These proposals were rejected by the electorate of all departments involved except for Arequipa. Thus, no merger was carried out.[11]

New elections for regional governments were held on November 19, 2006; most regions went to local political movements rather than to national parties. The APRA, which had won the presidential elections held on June 4, 2006, only won in two regions, all other national parties achieved even less.[12]


Main article: Regional Governments of Peru

According to the Organic Law of Regional Governments, the responsibilities of regional governments include planning regional development, executing public investment projects, promoting economic activities, and managing public property.[13] Regional governments are composed of a president and a council, elected for a four-year term; additionally, there is a coordination council integrated by provincial mayors and representatives of the civil society.[14] The Regional President is the head of government; his functions include proposing and enforcing the budget, appointing government officials, issuing decrees and resolutions, executing regional plans and programs, and administering regional properties and rents.[15] The Regional Council debates and votes upon bills proposed by the regional president, it also oversees all regional officials and can remove the president, its vice president, and any council member from office.[16] The Regional Coordination Council has a consultancy role in planning and budget issues, and it has no executive or legislative powers.[17]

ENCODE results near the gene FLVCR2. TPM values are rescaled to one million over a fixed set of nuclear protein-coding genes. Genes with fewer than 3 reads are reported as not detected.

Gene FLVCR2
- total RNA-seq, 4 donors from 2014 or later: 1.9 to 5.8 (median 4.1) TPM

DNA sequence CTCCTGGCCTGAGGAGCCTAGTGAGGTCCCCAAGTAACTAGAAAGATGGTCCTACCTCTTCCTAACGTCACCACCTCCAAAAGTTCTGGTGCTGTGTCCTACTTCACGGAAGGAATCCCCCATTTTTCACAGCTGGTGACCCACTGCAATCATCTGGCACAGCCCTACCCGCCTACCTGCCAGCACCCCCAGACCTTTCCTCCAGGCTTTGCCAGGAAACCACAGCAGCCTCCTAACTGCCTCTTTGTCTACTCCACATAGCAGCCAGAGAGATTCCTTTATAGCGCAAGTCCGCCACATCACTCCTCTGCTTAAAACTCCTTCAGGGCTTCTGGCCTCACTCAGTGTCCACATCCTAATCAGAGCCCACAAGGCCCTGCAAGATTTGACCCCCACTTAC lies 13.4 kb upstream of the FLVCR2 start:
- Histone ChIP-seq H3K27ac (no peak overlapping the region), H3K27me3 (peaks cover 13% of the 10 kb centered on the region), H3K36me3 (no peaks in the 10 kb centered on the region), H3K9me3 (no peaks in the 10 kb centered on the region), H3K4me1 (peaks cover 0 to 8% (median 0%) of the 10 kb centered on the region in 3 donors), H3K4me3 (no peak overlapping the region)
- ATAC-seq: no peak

The Organic Law of Regional Governments stipulates the gradual transfer of functions from the central government to the regions, provided they are certified as capable of undertaking these tasks.[18] To oversee this process, the Decentralization Bases Law created a National Council of Decentralization (Spanish: Consejo Nacional de Descentralización).[19] However, this institution was criticized for being bureaucratic and ineffective by the government of Alan García, former president of Peru. Thus, on January 24, 2007, the council was abolished and replaced by the Decentralization Secretariat (Spanish: Secretaría de Descentralización), a dependency of the Prime Minister office.[20] Two months later, the regional presidents gathered in the city of Huánuco established a National Assembly of Regional Governments (Spanish: Asamblea Nacional de Gobiernos Regionales) as an alternative coordinating institution, independent from the Central Government.[21]